It turns out that I'm not up to the task of dancing in 5" platforms for five hours after all. But I tried.
Tonight was the Elby's, Richmond's annual awards blowout for the restaurant business. How could I miss that?
I haven't since its inception four years ago and with this year's theme, "disco," there was even less chance I wouldn't be there. Come on, the 70s? My era? I not only planned to attend in period-appropriate attire, but critique those who dared to show up in inappropriate togs.
For example: white boots, fitted dresses, sequins and anything that looked like it came straight out of the '80s. Let me assure you, I was there and I know if we were wearing it or not.
I arrived at the VMFA a few minutes early, walking in with a favorite sous chef and nabbing a Prosecco, lemon and bitters cocktail so I could lean against the ticket counter and judge everyone who arrived thereafter. It's not that I was being critical, just looking to authenticate what passed for '70s garb.
Before long, I had plenty of company: the professional eaters, the chef clad in tight pants and no shirt, the restaurant owner with a hot haircut and jumpsuit.
We all mingled until being ushered to the auditorium for the awards. Luckily for me, I found a seat near friends and settled in to see what politics had been in play to determine the winners.
New this year was an onstage band and a group of nubile dancers who launched the show with their gyrations before host Jason Tessauro proceeded to sing and dance, thus dazzling us all.
Sure, we knew he could saber a bottle of bubbly, but sing and dance in a silver lame suit? Impressive.
In his repertoire was a song set to "Copacabana" about Metzger and another set to "Bad Mama Jama" about Julia at Secco. Both were hilarious, as was a tune set to "I Will Survive" about making the drive to Lehja to eat while cheating on Lee Gregory.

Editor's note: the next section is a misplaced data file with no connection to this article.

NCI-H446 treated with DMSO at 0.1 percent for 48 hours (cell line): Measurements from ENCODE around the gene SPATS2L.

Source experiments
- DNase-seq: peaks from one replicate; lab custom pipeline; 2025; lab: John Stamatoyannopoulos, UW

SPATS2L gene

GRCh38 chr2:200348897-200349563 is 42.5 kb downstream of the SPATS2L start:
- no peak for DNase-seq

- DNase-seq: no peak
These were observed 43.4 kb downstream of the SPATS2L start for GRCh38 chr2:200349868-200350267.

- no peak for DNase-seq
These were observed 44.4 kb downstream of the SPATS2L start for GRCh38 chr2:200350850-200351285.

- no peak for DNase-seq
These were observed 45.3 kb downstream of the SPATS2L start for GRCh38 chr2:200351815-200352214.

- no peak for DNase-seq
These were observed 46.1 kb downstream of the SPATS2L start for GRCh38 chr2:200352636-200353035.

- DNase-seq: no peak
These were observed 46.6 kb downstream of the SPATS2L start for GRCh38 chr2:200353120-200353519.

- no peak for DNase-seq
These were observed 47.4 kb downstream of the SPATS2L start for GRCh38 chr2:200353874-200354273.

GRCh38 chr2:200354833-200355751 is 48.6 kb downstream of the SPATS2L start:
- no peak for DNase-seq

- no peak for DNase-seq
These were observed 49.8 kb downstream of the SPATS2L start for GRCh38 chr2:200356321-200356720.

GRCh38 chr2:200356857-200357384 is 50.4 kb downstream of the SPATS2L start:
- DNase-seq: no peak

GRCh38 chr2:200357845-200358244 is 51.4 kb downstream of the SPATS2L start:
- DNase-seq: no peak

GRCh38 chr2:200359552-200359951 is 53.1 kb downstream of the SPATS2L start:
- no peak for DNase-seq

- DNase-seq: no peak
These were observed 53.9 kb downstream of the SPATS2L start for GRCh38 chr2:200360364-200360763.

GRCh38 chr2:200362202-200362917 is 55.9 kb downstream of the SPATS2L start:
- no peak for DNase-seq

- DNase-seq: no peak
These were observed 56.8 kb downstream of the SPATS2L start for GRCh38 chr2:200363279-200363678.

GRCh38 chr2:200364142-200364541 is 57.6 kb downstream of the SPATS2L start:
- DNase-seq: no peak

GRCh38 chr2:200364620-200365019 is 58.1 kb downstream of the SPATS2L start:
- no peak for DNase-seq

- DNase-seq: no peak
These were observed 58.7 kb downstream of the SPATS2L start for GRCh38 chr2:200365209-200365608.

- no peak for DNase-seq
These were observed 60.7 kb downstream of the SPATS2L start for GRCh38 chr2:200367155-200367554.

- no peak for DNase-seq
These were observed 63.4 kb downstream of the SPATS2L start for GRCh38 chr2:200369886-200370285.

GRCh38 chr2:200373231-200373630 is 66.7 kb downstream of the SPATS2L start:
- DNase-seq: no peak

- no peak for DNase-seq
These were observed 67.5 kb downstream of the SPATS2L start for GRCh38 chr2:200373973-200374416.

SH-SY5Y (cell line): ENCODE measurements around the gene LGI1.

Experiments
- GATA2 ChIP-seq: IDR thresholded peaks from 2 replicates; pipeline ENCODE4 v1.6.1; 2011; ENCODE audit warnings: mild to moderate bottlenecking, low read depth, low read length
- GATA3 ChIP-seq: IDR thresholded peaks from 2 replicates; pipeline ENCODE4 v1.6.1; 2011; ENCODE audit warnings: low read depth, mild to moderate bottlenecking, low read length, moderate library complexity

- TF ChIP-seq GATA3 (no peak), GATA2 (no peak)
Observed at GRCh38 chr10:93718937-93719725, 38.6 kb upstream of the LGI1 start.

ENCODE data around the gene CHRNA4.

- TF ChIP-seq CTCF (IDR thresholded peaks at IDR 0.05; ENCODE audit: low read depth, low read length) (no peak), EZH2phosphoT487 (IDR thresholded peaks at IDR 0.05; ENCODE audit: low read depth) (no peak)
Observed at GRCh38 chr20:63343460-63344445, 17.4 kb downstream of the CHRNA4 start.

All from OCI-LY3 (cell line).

I was pleased to see Acacia win as Richmond stalwart while Jackson Ward entry the Rogue Gentlemen won for best cocktail program. All hail the Ward.
When Acacia won for wine program, sommelier Thomas said that, "We all love wine," causing an audience and staff member to shout out, "Yea, we do!" Autumn Olive Farms won for purveyor of the year, thanking Manakintowne Growers for setting the bar high 29 years ago.
When Comfort's Travis Milton won innovator of the year, he took the stage in his usual jeans and plaid attire, saying, "How in the world did I beat Travis freaking Croxton?" Appalachia trumps oysters apparently.
From there, we followed the same dancers upstairs to the marble hall for the big party under the disco ball. I had no worries about my disco worthiness, having planned my ensemble based on a 1977 photo, even using jewelry and a purse from the era.
Maybe it was my '70s-appropriate outfit, but I think it's safe to say that never in my life have I been told a half dozen times how beautiful I looked. You know, it helps to have been around for the '70s the first time.
DJ Marty Key absolutely nailed the soundtrack while playing videos from the era on the marble walls, most of which I'd never seen before (pre-MTV and all that). Who knew they were making videos of those disco songs?